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Time to take decisions on Northern Ireland matters, Foster tells May


DUP leader Arlene Foster and deputy Nigel Dodds arrive in Downing Street yesterday
DUP leader Arlene Foster and deputy Nigel Dodds arrive in Downing Street yesterday
Nigel Dodds and Arlene Foster after the meeting
Theresa May
Mickey Brady
Suzanne Breen

By Suzanne Breen

Arlene Foster has urged the Prime Minister to intervene and take more decisions in Northern Ireland as the political stalemate continues at Stormont.

The DUP leader was speaking after meeting Theresa May at Downing Street yesterday. She said the implementation of her party's £1 billion 'confidence and supply' deal with the Tories was raised during the discussions.

"I think everyone is crying out for decisions to be taken in Northern Ireland so it is good to hear that the Prime Minister is looking at a range of options in relation to those matters," Mrs Foster said.

DUP deputy leader Nigel Dodds said the party's support for the minority Tory Government was not unconditional.

With Mrs May expected to outline a new plan for Brexit at a Cabinet meeting later this week, Mr Dodds was asked whether the DUP would support her regardless of what happened.

He replied: "We don't give blank cheques to anybody and I think it is very clear that we don't."

Mr Dodds stated that his party wanted to see a "proper Brexit" which fulfilled the referendum result.

He said: "We have been very clear that has to be on the basis of the whole of the UK leaving the EU as one. I'm confident the PM will deliver on that."

Mr Dodds said the Prime Minister had pledged that the UK would not remain in the customs union or single market after Brexit.

A new customs plan to solve the Irish border issue had been discussed but Mrs May "didn't go into any details", he said.

"We discussed the need to make sure that the EU have a comprehensive policy from the UK Government, that the position of Northern Ireland should be very firmly confirmed, that there is no border down the Irish Sea," Mr Dodds added.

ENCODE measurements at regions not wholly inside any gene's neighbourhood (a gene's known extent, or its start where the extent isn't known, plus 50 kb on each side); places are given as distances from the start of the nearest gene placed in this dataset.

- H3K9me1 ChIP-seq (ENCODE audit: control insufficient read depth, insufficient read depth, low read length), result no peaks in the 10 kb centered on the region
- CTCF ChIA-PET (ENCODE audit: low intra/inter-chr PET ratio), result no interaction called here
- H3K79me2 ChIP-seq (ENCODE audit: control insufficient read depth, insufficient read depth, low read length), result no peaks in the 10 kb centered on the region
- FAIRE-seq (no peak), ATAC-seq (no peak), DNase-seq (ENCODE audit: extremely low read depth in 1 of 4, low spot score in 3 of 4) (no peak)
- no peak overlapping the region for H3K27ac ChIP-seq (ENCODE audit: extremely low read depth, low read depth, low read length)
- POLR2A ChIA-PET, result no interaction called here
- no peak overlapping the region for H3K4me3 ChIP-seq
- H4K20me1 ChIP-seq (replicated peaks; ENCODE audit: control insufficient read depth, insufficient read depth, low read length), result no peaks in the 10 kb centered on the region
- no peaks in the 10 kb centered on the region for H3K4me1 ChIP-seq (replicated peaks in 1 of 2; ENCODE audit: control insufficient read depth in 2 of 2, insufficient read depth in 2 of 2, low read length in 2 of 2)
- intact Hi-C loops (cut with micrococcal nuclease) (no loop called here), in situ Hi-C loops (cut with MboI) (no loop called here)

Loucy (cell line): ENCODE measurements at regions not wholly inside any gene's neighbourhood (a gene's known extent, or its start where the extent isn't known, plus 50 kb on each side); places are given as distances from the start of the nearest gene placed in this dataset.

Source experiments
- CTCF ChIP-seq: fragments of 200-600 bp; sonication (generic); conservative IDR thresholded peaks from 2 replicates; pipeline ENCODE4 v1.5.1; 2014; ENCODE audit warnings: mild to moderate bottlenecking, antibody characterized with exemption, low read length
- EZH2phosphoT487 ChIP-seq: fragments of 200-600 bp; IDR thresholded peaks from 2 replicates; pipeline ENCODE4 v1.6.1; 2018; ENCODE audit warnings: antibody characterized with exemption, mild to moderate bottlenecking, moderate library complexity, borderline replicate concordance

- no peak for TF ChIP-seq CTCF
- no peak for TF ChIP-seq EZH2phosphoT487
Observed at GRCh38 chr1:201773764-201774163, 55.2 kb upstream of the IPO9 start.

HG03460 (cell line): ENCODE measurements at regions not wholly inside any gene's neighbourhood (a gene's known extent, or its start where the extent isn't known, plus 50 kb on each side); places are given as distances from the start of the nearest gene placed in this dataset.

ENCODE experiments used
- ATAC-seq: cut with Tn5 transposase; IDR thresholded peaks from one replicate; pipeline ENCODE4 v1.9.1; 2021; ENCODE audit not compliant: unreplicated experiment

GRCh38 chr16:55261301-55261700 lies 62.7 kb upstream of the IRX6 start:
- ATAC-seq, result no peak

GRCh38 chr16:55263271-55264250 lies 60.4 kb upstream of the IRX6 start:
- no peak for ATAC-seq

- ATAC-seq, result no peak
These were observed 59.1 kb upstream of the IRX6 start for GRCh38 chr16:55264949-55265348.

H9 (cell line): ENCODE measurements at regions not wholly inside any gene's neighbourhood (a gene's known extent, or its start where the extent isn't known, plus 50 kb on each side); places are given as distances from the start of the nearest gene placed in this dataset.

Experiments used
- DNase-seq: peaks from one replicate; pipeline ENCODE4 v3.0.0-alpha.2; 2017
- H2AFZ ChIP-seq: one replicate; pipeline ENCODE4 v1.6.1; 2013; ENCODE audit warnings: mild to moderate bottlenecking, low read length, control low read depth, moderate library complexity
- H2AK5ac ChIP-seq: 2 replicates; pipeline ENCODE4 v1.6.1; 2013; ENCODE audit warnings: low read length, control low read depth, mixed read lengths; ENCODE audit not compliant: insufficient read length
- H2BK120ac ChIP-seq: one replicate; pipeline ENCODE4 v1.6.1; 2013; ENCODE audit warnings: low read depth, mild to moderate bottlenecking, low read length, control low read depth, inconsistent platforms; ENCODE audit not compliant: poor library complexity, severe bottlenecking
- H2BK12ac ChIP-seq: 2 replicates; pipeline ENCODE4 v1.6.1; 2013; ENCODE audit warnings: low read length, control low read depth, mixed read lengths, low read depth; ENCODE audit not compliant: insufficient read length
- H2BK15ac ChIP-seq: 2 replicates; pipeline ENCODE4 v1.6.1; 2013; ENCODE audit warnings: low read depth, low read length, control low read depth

"She was very firm on that point... there will be no breaking up of the UK economically, constitutionally or politically."

Mrs Foster questioned why there was excitement about a meeting of the British-Irish Intergovernmental Conference later this month. The mechanism gives Dublin a consultative role on non-devolved issues affecting Northern Ireland.

She stated it did not have any decision-making powers.

"As we have always said it's a talking shop," she said.

"I know others portray it in a different way but again it's important that you go back to what the Intergovernmental Conference is about.

"It's talking about East/West matters, it doesn't have any executive functions. I think that's important, it doesn't have any executive functions and while others might wish it to have executive functions, it doesn't, it's a talking shop."

The British and Irish Governments announced last week that the conference will reconvene in London on July 25, 11 years since its last meeting.

"I know everyone is getting very excited about it but I'm sure there will be other things that have come around that look much more exciting on the 25th of July," Mrs Foster said.

Following the DUP leader's 90-minute Downing Street meeting, Sinn Fein hit out at her party for "propping up a Government that has brought us austerity, public service cuts and a chaotic Brexit".

Newry and Armagh MP Mickey Brady said: "It is dishonest and hypocritical for them to complain about cuts to services while propping up the Government responsible for these cuts.

"Every day we see the impact of Tory austerity on our schools and hospitals, the human tragedy of privatisation on care homes and the dearth of infrastructure. That is the real price of the Tory-DUP pact and it is the ordinary people of the North who are paying for it."

Mr Brady added: "The DUP's grasp of public spending priorities is best illustrated in their fantasy bridge to Scotland proposal.

"In return for the DUP's support for a hard Brexit against the will of the people in the North, the Tories turn a blind eye to the DUP's discrimination against citizens. That wouldn't be tolerated by people in England and it shouldn't be tolerated in the North either."

Belfast Telegraph


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